Joel Winborn counted down from three and the colorful discs took flight.
Winborn, the Clallam County parks, fair and facilities director, and a group of disc golf proponents cast their plastic gliders at a metal basket on July 26 to mark the official dedication of the Rainshadow Disc Golf Park near Blyn.
“This day’s been long in the making, about 11 years to be exact,” Winborn said before the ceremonial disc toss.
The prolonged effort to bring disc golf to east Clallam County has resulted in a new county park at 395 Thompson Road just off Old Blyn Highway.
The 40-acre park is about two miles west of the Jefferson County line and nine miles east of downtown Sequim.
“It’s clear to me that this is going to be one of the jewels of the Clallam County park system,” Clallam County commissioner Mark Ozias said during a ceremony at the first tee.
The 18-hole Rainshadow Disc Golf Park features a variety of terrain and challenges for players of all skill levels.
It was built by county parks maintenance staff, chain gang inmate work crews and scores of dedicated volunteers, officials said.
“It has a beautiful backdrop,” Winborn said, pausing to glance at the mountains that frame the first hole.
“It’s got wooded spaces, open spaces. We’ve got topography and elevation changes, all of which make for a more challenging, exciting and interesting course for folks to play.”
Disc golf is played like regular golf except flying discs are used instead of golf balls.
The discs, which are smaller and more compact than traditional Frisbees, are thrown into a series of elevated metal baskets.
Unlike regular golf, there are no green fees to play disc golf.
Clallam County has a “fairly large contingent” of disc golfers, Winborn said.
He added that the new park will attract players from other regions.
“People plan their vacations around locations that have disc golf parks,” Winborn said.
A local resident suggested that Clallam County build a disc golf course more than a decade ago, Winborn said.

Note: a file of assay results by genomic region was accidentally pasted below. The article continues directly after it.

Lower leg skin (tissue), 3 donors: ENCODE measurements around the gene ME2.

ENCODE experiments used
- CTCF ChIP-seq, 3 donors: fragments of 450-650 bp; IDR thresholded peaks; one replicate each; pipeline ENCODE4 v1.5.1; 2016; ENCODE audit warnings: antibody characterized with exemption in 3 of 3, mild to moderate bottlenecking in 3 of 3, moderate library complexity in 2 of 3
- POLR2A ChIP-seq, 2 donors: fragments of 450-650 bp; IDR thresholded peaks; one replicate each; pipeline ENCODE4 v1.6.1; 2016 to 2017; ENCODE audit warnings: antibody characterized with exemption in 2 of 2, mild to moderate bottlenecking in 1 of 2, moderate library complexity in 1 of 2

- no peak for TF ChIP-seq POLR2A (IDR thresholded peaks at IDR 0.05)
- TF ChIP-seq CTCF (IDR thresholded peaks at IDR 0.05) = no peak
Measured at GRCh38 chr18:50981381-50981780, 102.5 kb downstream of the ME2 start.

Robin Hill Farm was identified as a potential location, but that proposal was shelved after equestrians and other park users protested.
“Over the years, we looked at a lot of sites to get to where we are here today,” Winborn told about 50 attendees of the ceremony.
The Thompson Road site originally was acquired by Clallam County through a tax default. It was logged in the 1970s and was used to store material from a dredging project on Sequim Bay in the early 2000s.
Twenty acres of the property were transferred from the county Road Department to Parks, Fair and Facilities in 2013. The other half was transferred in 2015.
Roger Hoffman began designing the course about five years ago, using a machete to bushwhack through the once-unforgiving terrain.
Hoffman, who chairs the Clallam County Parks and Recreation Advisory Board, said his primary goal for the park was “safety of the players and neighbors.”
Hoffman said his second goal was to “make it interesting and fun for a wide range of players, from beginners to seasoned pros.”
Rainshadow Disc Golf Park has 14 par-3 holes, four par-4s and a total playing distance of 4,988 feet.
“There is a variety,” Hoffman said of the layout.
“There’s also some room for expansion out here.”
Some of the holes can be extended for tournament play or simply for variety, Hoffman said.
Other public disc golf courses on the North Olympic Peninsula are at Lincoln Park in Port Angeles, H.J. Carroll Park in Chimacum and Tillicum Park in Forks.
Volunteers, staff and park users will be responsible for the ongoing maintenance of the park, which has been unofficially open to the public for weeks.
During the dedication ceremony, Winborn thanked current and former commissioners for supporting the project.
Winborn, Ozias and County Parks Supervisor Bruce Giddens thanked the volunteers and staff who worked on the property acquisition and its subsequent development.
Giddens acknowledged the chain gang crews and their Sheriff’s Office supervisors for building switchback trails, a retaining wall and steps leading from the parking lot to the first tee.
“They’ve pulled scotch broom, cleared fairways of woody debris and took out walls of blackberry,” Giddens said.
The large kiosk at the parking lot was constructed as Matthew Craig’s Eagle Scout project, Giddens said.
“He organized the work parties to build the kiosk and installed many of the signs you’ll find throughout the park here,” Giddens said.
“He, the (Boy) Scouts and their parents have done a wonderful job and their effort is greatly appreciated.”
Giddens added, “It’s only with the Herculean efforts of all these volunteers, the chain gang and the county parks and maintenance crew that have created this park.”
Rob Ollikainen is a reporter with the Olympic Peninsula News Group, which is composed of Sound Publishing newspapers Peninsula Daily News, Sequim Gazette and Forks Forum. He can be reached at 360-452-2345, ext. 56450, or at email@example.com.